Ray LaMontagne - Supernova
A collaboration with The Black Keys' Dan Auerbach results in a new sound for the Nebraska singer-songwriter
By far the most ‘produced’ Ray LaMontagne album to date, Supernova is bound to divide opinion among fans of the singer’s alt-country-tinged back catalogue. While LaMontagne’s lyrical style is generally as introspective and tender as ever, producer Dan Auerbach of The Black Keys has seemingly dropped the songs into a vat of 60s folk-rock, pop and psychedelia. Layers of bittersweet vocal harmonies, expansive spring reverb, ethereal effect-laden organs and 60s spangly electric guitar all contribute to a wholly new sound for the Nebraska singer-songwriter.
Some more traditional LaMontagne sounds do creep through however – 'Ojai' could happily have fitted on 2010’s excellent God Willin’ & the Creek Don’t Rise, with its lonesome lyrics and crying lap steel accompaniment. Similarly, 'Drive-In Movies' could stand alongside any song from Gossip in the Grain or even his debut album Trouble, such are the consistencies of lyrical themes (bygone times and younger days) and sound (easy flowing country-blues).
The title track and first single is perhaps the best example of how Auerbach has influenced what could have been a down-the-middle LaMontagne release. The singer’s trademark powerful-yet-whispering vocals and strummy acoustic guitar are accented by distant echoes, 60s-pop-rock staccato organ sounds, rambling guitar lines and a tinkling glockenspiel. While these serve to embellish the song and bring it into line with the overall sound of the album, they do sound a tad contrived.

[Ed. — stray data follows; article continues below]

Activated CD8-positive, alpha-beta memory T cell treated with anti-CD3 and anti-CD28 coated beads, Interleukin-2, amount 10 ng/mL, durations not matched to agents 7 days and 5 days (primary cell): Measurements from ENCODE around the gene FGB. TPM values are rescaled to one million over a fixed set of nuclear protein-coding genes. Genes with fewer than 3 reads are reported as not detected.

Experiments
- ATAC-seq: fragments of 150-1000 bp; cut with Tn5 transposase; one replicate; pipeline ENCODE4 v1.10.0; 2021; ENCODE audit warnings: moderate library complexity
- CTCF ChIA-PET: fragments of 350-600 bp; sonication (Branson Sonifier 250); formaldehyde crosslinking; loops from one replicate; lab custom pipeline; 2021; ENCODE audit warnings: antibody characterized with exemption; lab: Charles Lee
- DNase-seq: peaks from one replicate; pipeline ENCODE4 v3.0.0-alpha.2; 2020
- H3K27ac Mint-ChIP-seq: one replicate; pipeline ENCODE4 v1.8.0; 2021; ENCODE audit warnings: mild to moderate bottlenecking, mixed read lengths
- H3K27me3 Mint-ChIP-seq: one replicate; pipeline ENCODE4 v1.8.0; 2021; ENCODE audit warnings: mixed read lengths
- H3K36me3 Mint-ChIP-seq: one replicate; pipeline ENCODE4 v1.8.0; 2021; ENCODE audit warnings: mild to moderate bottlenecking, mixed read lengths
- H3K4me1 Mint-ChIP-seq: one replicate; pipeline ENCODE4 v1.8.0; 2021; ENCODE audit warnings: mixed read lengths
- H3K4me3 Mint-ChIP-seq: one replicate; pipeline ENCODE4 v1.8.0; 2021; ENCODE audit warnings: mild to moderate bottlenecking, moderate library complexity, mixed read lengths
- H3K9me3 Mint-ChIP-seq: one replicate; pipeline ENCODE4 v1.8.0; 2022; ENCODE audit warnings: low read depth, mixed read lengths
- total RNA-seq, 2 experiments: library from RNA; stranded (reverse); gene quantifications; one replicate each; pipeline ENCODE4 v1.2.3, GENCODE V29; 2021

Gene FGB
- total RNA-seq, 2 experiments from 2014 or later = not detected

Beyond this lightly-seasoned approach, the rest of the album delves deeper into the 1960s and early 70s, and as such risks further contrivance. The main culprits are 'Lavender', 'No Other Way' and 'Pick Up A Gun', which have a distinct flavour of Buffalo Springfield, 'Wooden Ships'-era Crosby, Stills & Nash and The Mamas & the Papas. The musicality, writing and performances on show are all stellar, as expected; the quality here simply sit at odds with the overtly-retro production. Stripped back versions would certainly not go amiss on a future release.
It is perhaps testament to Dan Auerbach’s skill as a producer and as a musician that some of this record’s best moments feature his personal touch. 'She’s the One' and 'Julia' are catchy, grinding blues/rock mini-anthems smattered with octave-effect guitar and pounding drums. Either could happily form part of a future Black Keys release with Auerbach on vocals; LaMontagne has clearly chosen his producer with certain sounds in mind. Arguably, these songs are where the two artists have collaborated most successfully.
For existing fans, this album may represent an unwelcome and slightly impure vehicle for Ray LaMontagne’s undeniable talents and enigmatic voice – especially when compared to the award-winning God Willin’. Outwith the context of his previous releases, however, the record presents itself as easily listenable, beautifully written and interestingly arranged, albeit with a strongly retrospective flavour.